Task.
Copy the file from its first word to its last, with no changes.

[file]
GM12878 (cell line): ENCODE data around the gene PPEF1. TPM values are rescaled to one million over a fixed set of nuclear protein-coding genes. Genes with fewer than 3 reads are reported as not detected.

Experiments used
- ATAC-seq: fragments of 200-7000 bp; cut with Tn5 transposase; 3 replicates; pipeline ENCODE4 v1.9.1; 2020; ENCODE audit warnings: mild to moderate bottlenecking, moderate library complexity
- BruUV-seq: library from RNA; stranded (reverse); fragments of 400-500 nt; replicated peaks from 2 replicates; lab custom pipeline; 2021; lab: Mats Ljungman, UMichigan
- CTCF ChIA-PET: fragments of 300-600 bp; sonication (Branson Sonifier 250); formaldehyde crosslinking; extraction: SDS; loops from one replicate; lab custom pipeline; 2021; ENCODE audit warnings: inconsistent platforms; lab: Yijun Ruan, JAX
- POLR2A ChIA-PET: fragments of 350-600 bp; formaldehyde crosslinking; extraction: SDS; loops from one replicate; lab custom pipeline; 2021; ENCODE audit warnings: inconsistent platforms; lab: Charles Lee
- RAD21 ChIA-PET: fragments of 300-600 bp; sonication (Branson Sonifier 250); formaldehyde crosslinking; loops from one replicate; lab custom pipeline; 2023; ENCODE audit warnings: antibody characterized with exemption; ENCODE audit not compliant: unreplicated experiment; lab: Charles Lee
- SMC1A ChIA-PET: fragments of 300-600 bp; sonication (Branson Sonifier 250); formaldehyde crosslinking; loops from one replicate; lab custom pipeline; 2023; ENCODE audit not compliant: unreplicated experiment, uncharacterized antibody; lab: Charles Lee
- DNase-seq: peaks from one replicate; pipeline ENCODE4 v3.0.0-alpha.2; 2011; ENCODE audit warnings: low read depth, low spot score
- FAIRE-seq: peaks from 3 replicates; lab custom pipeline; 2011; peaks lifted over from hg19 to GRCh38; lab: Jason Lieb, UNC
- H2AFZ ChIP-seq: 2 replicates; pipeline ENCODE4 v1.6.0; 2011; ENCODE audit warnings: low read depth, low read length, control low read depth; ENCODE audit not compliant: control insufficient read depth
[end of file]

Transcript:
GM12878 (cell line): ENCODE data around the gene PPEF1. TPM values are rescaled to one million over a fixed set of nuclear protein-coding genes. Genes with fewer than 3 reads are reported as not detected.

Experiments used
- ATAC-seq: fragments of 200-7000 bp; cut with Tn5 transposase; 3 replicates; pipeline ENCODE4 v1.9.1; 2020; ENCODE audit warnings: mild to moderate bottlenecking, moderate library complexity
- BruUV-seq: library from RNA; stranded (reverse); fragments of 400-500 nt; replicated peaks from 2 replicates; lab custom pipeline; 2021; lab: Mats Ljungman, UMichigan
- CTCF ChIA-PET: fragments of 300-600 bp; sonication (Branson Sonifier 250); formaldehyde crosslinking; extraction: SDS; loops from one replicate; lab custom pipeline; 2021; ENCODE audit warnings: inconsistent platforms; lab: Yijun Ruan, JAX
- POLR2A ChIA-PET: fragments of 350-600 bp; formaldehyde crosslinking; extraction: SDS; loops from one replicate; lab custom pipeline; 2021; ENCODE audit warnings: inconsistent platforms; lab: Charles Lee
- RAD21 ChIA-PET: fragments of 300-600 bp; sonication (Branson Sonifier 250); formaldehyde crosslinking; loops from one replicate; lab custom pipeline; 2023; ENCODE audit warnings: antibody characterized with exemption; ENCODE audit not compliant: unreplicated experiment; lab: Charles Lee
- SMC1A ChIA-PET: fragments of 300-600 bp; sonication (Branson Sonifier 250); formaldehyde crosslinking; loops from one replicate; lab custom pipeline; 2023; ENCODE audit not compliant: unreplicated experiment, uncharacterized antibody; lab: Charles Lee
- DNase-seq: peaks from one replicate; pipeline ENCODE4 v3.0.0-alpha.2; 2011; ENCODE audit warnings: low read depth, low spot score
- FAIRE-seq: peaks from 3 replicates; lab custom pipeline; 2011; peaks lifted over from hg19 to GRCh38; lab: Jason Lieb, UNC
- H2AFZ ChIP-seq: 2 replicates; pipeline ENCODE4 v1.6.0; 2011; ENCODE audit warnings: low read depth, low read length, control low read depth; ENCODE audit not compliant: control insufficient read depth